The Shakespeare Conference: SHK 15.0687  Monday, 15 March 2004

From:           Dan Smith <This email address is being protected from spambots. You need JavaScript enabled to view it.>
Date:           Monday, 15 Mar 2004 09:22:15 -0000
Subject: 15.0648 Did Shakespearean Audiences Talk Back to the
Comment:        RE: SHK 15.0648 Did Shakespearean Audiences Talk Back to the

Cheryl Newton wrote:

 >following these manic or depressive moments Hamlet can legitimately
 >request forgiveness for impulsive behaviour beyond his control

I agree but I think that a key part of asking forgiveness is confronting
what you have done without evasion and 'I didn't mean to' and 'I'm not
responsible, it was the madness not me' and 'Hamlet is of the faction
that is wrong'd' does not suggest moral heroism.

Hamlet famously rails against hollow funeral etiquette (I,2,282) but
personally, if I had knifed my girlfriend's father to death causing her
to commit suicide then it would not just be etiquette that might suggest
I might hang back a bit at the funeral (and not jump into the grave and
berate her surviving brother). Certainly I wouldn't expect to be invited
back for the baked meats

John Ramsey wrote:

 >Does it also give Claudius greater stature that he arranges for Hamlet,
 >his 'cousin and son' a duel with a poisoned sword for Laertes and a
 >poisoned cup of wine as backup?

I think that the phrase you find objectionable is "In this respect
[Claudius' self-analysis in the soliloquy 'O my offence is rank']
Shakespeare gives Claudius a greater stature than Hamlet". This is not
an argument that Claudius is a character of unspotted moral probity and
unimpeachable actions! However, in life (and I would contend in
Shakespeare) the virtues are not exclusively allocated to the heroes and
the vices are not just found in the villains. Indeed it could be argued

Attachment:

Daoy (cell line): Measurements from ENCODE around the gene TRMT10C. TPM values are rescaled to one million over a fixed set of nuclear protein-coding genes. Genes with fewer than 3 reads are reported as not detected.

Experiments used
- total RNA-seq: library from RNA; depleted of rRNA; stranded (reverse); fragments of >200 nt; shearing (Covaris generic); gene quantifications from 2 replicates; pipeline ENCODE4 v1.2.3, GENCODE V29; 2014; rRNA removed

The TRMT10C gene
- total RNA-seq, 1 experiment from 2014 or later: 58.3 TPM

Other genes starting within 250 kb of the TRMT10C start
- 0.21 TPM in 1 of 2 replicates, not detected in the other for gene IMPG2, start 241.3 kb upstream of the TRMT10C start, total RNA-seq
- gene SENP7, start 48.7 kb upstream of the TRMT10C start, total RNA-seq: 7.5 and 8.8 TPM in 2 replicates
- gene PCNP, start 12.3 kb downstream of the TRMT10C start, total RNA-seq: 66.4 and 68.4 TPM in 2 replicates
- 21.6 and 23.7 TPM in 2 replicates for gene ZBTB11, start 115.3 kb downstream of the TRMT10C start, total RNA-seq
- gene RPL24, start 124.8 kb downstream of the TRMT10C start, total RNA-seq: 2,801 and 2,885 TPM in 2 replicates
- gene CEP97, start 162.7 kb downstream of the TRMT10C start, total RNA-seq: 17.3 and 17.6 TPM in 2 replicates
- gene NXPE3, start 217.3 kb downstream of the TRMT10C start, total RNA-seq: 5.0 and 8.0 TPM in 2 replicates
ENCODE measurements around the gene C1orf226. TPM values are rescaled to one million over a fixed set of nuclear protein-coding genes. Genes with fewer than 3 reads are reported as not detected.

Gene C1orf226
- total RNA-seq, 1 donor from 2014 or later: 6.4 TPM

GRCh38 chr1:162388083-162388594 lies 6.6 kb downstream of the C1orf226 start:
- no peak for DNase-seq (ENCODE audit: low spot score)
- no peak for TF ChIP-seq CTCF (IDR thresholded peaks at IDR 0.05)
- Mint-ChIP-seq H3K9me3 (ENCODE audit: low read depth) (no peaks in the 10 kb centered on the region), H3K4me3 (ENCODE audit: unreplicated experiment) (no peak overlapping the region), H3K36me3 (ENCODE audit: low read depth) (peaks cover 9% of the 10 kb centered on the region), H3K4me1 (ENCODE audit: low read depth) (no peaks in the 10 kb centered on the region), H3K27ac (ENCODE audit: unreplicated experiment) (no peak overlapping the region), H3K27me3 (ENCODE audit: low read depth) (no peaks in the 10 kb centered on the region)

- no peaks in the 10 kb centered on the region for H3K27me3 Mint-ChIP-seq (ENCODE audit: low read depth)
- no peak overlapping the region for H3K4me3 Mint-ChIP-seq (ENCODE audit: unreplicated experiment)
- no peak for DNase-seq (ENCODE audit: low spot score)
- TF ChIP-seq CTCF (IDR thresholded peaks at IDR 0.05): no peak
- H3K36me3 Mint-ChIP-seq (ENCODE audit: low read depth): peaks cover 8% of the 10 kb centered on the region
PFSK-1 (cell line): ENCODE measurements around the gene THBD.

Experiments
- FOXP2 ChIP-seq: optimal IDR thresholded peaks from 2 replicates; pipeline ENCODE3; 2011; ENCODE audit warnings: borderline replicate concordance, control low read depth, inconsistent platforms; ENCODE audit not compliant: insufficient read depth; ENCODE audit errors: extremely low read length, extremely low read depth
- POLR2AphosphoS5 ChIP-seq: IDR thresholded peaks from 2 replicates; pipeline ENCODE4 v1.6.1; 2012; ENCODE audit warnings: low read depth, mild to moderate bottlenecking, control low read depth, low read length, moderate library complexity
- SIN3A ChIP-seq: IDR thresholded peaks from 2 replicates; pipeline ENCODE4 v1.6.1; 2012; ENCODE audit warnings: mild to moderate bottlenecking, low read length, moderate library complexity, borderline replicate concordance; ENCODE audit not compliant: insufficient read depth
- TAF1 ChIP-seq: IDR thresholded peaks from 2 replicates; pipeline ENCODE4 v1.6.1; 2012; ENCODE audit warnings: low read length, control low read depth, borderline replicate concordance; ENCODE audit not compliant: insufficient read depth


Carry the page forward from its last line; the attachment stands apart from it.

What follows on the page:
that you cannot be an effective villain without some virtues. In
response to the Mousetrap Claudius does have a crisis of conscience in
which he considers his sin, fleetingly perceives the penance he might do
to purge it (confess, give up crown and wife and presumably be
executed). However, by the end of the soliloquy he has resolved that he
will not do the penance and hence he cannot escape the road where 'sin
will pluck on sin'.

This is a play where everybody's actions do harm to others (Denmark is
sick) apart from perhaps Horatio (although if He had kept the fact he'd
seen a ghost to himself...) and R&G (depends how it is staged). Hamlet
is rightly celebrated for his analysis of the human condition but never
at any point (whatever the wind direction) does he truly reflect on the
suffering he has caused on his revenge path (and hence whether the Ghost
who urged him to revenge was indeed a devil). If there were some more
Hamlet soliloquies in act V perhaps we would hear some of this
reasoning. Without such evidence an easier conclusion to come to is that
Hamlet is too self-absorbed and self-centred to see himself. It is
disturbing to hear him say of the execution he ordered of R&G "They are
not near my conscience". The devious underhand means by which he
procured R&G's executions are exactly those Claudius used intending to
execute him. You could argue that he has become what he beheld in
executing R&G and has hardened his heart to it in a way that Claudius
has not when he says 'O my offence is rank'.

 >Get thee to A.C. Bradley and read what he said about the death of
 >Gertrude for true moral reasoning.

Could you expand on that for me?

Dan Smith

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